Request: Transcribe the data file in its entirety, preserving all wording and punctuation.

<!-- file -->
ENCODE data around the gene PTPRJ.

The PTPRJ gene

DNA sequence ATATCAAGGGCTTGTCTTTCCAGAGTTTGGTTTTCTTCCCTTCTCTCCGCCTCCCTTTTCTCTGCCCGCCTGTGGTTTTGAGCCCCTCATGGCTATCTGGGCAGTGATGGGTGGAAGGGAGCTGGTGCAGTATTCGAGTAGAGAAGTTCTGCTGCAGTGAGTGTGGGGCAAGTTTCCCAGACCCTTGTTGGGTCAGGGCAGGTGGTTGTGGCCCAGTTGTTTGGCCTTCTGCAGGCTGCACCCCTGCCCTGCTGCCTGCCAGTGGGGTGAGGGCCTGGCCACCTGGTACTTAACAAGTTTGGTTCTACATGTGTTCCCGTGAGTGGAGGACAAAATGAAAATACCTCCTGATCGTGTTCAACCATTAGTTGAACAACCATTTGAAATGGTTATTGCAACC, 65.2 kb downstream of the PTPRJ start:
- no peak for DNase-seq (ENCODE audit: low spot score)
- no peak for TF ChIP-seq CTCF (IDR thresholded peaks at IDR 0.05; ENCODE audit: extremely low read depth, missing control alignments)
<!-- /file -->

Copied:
ENCODE data around the gene PTPRJ.

The PTPRJ gene

DNA sequence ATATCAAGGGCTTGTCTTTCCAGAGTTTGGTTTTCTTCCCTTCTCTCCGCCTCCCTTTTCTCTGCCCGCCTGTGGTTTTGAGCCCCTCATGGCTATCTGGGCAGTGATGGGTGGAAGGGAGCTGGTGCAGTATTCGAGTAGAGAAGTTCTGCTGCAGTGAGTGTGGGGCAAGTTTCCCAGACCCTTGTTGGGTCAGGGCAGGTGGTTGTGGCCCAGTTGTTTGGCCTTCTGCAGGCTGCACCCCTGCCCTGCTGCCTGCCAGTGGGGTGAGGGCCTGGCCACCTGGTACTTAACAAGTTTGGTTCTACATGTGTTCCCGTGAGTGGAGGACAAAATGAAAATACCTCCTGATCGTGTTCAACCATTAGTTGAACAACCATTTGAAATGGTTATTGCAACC, 65.2 kb downstream of the PTPRJ start:
- no peak for DNase-seq (ENCODE audit: low spot score)
- no peak for TF ChIP-seq CTCF (IDR thresholded peaks at IDR 0.05; ENCODE audit: extremely low read depth, missing control alignments)